Cash shortage has Zimbabweans spending the night in bank queues


Photos show Zimbabweans in the city of Bulawayo stuck queuing long hours to withdraw money as the country faces acute cash shortages.

Zimbabwe is currently enmeshed in a multi-faceted economic crisis. On top of that, cash shortages are making life difficult for not just banks, but citizens.

Cash has long been an issue in Zimbabwe, which abandoned its own currency in 2009, after hyperinflation rendered it useless. It started using many other foreign currencies, especially the US dollar (USD) and the South African rand. Zimbabwe now imports its money instead of printing it. Currently, it isn’t importing enough foreign currency to keep up with the demand.

There are many reasons for this shortage. Zimbabwe is currently facing a liquidity crisis and the economy is struggling. Moreover, the country currently imports more than it exports, so companies aren’t bringing in the foreign cash needed to make the system go. The economic problems have meant more foreign investors are pulling out of the country. Others blame corruption for this shortage.

Authorities, on the other hand, blame the crisis on the fact that Zimbabweans still shy away from plastic money and many mistrust institutions and prefer to have cash in hand. Central bank governor John Mangudya called out “cash hoarders” and authorities say that too many people are withdrawing their salaries and bonuses.

Fearful of the crisis, many companies and individuals have stopped depositing their money, adding to the shortage. 

Whatever the reason, Zimbabwe is faced with the national cash shortage and people in Zimbabwe’s second-city, Bulawayo, are now spending hours queuing for cash in banks and supermarkets, according to activists working with the NGO Matabeleland Institute for Human Rights. This organisation works to promote the rights of historically disenfranchised people in this region.

People queue for cash in Bulawayo Central Business District on April 20, 2016.

“People told me they slept there to be at the front of the queue”

Benedict Zimuto (not his real name) is the General Secretary of the Matabeleland Institute for Human Rights. He visited one of the long lines and spoke to people waiting there.

The cash shortage in Zimbabwe began about three to four weeks ago. Basically, there is just not enough cash in circulation. Many banks set up limits as to how much money you could withdraw and when. But the situation has been getting worse and now it’s getting difficult even to get cash from the banks. I began noticing the long queues as of the end of second week of April.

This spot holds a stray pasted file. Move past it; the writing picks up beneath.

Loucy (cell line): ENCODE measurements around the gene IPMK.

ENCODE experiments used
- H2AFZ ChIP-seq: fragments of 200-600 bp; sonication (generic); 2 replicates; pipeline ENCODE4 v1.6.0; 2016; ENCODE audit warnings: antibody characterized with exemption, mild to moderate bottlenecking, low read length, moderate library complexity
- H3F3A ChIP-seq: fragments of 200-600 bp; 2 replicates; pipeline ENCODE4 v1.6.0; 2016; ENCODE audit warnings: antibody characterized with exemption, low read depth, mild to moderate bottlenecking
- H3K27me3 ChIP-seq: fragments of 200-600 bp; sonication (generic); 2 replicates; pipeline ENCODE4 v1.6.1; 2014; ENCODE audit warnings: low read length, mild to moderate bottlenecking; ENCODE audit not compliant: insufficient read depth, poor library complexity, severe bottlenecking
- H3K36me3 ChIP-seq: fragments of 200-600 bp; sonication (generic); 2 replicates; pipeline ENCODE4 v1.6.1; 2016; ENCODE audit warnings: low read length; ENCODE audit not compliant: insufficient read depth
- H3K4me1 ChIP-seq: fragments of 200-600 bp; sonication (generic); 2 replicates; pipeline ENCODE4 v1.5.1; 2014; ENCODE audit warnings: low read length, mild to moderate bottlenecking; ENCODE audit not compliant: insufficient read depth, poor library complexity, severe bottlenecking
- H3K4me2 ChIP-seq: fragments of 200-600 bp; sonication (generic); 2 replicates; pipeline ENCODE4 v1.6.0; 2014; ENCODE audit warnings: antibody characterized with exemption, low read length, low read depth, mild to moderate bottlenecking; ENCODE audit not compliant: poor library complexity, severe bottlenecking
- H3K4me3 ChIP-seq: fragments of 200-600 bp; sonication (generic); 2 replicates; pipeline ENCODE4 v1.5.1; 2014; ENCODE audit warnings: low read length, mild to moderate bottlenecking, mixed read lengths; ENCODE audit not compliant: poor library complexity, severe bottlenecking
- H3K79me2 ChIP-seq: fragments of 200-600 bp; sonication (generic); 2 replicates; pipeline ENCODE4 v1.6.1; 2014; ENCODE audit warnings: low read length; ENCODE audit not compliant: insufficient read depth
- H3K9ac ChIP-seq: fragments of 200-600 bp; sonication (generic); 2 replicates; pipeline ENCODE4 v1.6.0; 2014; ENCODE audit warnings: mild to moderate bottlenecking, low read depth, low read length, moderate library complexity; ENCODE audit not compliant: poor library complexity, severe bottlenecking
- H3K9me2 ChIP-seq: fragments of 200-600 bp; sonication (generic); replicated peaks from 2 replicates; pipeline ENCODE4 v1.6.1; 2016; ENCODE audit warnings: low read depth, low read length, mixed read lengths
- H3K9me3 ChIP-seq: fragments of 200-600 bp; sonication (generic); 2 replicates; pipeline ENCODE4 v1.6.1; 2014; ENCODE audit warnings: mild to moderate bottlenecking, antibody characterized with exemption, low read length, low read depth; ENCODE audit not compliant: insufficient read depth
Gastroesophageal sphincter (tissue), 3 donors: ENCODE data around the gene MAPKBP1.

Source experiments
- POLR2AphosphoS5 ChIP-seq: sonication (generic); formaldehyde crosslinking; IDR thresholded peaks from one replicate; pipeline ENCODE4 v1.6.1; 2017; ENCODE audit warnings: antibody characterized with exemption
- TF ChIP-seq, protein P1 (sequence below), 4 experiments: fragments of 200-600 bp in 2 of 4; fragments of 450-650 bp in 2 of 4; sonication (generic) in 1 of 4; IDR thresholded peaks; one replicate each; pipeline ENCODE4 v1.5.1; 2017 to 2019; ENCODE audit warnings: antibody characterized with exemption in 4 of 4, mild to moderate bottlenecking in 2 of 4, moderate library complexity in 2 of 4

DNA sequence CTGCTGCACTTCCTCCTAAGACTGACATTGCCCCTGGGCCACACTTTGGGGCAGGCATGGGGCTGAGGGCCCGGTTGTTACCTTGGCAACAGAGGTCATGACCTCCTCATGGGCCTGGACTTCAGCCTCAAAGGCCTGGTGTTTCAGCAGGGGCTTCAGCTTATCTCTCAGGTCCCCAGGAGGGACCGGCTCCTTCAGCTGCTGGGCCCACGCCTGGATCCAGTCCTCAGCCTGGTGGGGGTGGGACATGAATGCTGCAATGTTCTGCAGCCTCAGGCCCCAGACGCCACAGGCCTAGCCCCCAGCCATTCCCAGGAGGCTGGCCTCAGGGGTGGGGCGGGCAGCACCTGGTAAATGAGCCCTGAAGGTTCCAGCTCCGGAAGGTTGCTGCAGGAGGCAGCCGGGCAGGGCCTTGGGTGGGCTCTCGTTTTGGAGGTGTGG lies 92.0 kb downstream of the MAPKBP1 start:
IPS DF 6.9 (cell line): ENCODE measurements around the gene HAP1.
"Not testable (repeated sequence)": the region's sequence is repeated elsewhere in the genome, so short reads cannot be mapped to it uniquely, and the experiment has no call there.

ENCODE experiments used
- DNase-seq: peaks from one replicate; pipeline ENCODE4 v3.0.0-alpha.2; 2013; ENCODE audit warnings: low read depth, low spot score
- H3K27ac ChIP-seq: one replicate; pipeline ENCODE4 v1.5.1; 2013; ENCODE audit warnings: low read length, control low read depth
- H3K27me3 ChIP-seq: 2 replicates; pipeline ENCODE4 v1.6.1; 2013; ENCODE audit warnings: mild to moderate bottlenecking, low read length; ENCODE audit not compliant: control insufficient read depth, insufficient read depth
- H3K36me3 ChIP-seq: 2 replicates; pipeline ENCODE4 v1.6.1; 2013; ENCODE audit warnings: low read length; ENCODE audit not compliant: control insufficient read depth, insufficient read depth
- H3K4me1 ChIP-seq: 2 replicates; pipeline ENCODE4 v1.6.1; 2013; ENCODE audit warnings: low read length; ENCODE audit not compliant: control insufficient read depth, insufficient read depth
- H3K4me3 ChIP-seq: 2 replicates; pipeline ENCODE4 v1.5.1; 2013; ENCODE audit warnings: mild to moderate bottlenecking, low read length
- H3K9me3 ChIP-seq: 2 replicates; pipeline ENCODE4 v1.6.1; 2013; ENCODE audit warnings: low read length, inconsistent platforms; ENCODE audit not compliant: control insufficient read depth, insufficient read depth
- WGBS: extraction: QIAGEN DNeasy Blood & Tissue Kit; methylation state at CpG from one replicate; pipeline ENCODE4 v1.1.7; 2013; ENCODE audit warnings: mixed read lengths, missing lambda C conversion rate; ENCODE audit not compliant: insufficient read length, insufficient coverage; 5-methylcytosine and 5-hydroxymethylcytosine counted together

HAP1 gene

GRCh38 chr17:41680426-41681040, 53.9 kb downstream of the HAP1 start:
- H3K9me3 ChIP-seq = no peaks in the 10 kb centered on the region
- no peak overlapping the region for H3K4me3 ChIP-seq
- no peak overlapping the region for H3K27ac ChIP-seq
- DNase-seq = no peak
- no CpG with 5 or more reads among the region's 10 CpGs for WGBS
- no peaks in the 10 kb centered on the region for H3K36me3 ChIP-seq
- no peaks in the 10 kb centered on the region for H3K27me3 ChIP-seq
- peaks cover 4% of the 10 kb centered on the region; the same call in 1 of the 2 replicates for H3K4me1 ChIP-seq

When I went to speak to people queuing outside of banks and grocery stores in Bulawayo, some told me they had slept there to be at the front of the queue in the morning [Editor’s note: The amount of money that people can withdraw per day has been reduced by many banks, one reason for this pile-up]. Others said they had gone to banks for the past two to three days in a row and still weren’t able to withdraw any money.

Long lines of people waiting for cash spiral through Bulawayo Central Business District on April 20, 2016.

Because many supermarkets in Bulawayo have ATMs, for the past three weeks, supermarkets have seized on an opportunity to maximise their sales by requiring you to buy groceries if you want to withdraw cash. If you want $100 USD, for instance, you have to buy $30 USD in groceries to get $70 USD in cash.

The government has moved in and is trying to encourage banks and citizens to move into mobile money, but due to many factors -including a lack of awareness about new technologies as well as a lack of appreciation of technological initiatives and poor network reception especially in rural areas - people still prefer to carry hard cash.

People wait for cash in Bulawayo Central Business District on April 20, 2016.

We are also likely to see the situation worsening next week (April 25 to May 5) because schools in Zimbabwe open on May 3 and parents will need to withdraw money for school fees. Moreover, it is the end of the month, so many people will want to cash out their salaries.

Though the government acknowledged that there is a cash shortage, they blame it on people trying to “sabotage” the ZANU-PF regime [Editor’s note: Robert Mugabe’s political party]. People here, however, feel like the government is failing them.

Frustrated with the failing economic situation and the lack of solutions from Robert Mugabe’s authoritarian government, many Zimbabweans took part in massive street protests in the capital, Harare, on April 14. These were the largest anti-Mugabe protests in 16 years.

That said, Observers in Harare said that they had not yet seen queues forming outside ATMs or banks like in Bulawayo. For Zimuto, the outer regions of the country are often overlooked by the centralized government.

Zimbabwe is a centralised country where everything is done in Harare. The people of Bulawayo and Matabeleland region have always complained of marginalisation and subjugation by the state. This cash crisis is another example. Banking institutions (which are all controlled and headquartered in Harare) will prioritise the centre and leave the peripheries suffering.

Many factors have contributed to the economic crisis, though experts often say the woes began in 2000, when the government launched a controversial policy of nationalising commercial farms and distributing land to black farmers. The formerly booming agricultural sector has since floundered.

Threats of increased nationalisation of other sectors, corruption and other fiscal pressures mean many companies and foreign investors have withdrawn from Zimbabwe or reduced operations. This has contributed to widespread unemployment.